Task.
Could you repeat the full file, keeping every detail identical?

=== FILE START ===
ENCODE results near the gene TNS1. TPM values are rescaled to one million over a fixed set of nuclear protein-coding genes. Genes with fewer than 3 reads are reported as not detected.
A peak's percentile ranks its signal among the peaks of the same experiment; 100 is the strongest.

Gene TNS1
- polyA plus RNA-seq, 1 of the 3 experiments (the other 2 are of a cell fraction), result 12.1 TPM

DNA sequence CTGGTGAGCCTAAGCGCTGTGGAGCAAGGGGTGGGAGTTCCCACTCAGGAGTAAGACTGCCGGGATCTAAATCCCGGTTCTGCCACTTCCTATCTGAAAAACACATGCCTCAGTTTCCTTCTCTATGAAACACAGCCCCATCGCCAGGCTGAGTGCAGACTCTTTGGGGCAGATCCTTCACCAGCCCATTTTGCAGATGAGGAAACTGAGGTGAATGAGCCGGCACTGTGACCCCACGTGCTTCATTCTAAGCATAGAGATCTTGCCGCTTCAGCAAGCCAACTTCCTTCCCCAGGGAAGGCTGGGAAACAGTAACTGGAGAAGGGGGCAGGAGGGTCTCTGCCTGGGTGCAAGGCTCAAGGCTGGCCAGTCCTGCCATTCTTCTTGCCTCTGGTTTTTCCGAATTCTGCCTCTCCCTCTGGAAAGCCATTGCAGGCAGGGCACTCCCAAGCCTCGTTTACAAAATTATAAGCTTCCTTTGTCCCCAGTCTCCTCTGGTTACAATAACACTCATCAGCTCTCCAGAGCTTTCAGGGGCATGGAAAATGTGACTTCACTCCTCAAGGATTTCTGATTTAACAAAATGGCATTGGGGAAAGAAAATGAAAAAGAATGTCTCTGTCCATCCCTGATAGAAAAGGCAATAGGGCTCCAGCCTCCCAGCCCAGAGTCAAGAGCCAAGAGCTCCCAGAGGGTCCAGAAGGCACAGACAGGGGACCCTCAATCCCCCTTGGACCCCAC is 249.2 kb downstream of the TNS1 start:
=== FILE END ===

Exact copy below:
ENCODE results near the gene TNS1. TPM values are rescaled to one million over a fixed set of nuclear protein-coding genes. Genes with fewer than 3 reads are reported as not detected.
A peak's percentile ranks its signal among the peaks of the same experiment; 100 is the strongest.

Gene TNS1
- polyA plus RNA-seq, 1 of the 3 experiments (the other 2 are of a cell fraction), result 12.1 TPM

DNA sequence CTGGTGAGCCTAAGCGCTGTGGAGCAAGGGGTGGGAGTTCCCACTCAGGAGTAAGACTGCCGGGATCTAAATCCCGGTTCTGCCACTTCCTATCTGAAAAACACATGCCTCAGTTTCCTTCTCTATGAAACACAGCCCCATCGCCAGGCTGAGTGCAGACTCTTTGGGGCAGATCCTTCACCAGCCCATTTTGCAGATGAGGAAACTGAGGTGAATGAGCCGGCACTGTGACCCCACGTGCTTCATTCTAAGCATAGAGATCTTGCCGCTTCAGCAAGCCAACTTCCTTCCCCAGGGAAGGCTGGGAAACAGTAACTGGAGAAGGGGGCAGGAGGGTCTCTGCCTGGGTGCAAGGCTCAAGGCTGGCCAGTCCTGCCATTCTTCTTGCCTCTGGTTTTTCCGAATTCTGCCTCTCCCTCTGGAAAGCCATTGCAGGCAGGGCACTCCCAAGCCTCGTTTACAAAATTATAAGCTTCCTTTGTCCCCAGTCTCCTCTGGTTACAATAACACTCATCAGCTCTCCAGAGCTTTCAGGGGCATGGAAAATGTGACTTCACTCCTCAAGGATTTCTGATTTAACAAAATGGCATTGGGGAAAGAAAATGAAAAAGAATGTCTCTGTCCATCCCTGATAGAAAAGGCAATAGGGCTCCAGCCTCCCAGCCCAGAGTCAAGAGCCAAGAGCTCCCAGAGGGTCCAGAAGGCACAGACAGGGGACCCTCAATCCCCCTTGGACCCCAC is 249.2 kb downstream of the TNS1 start: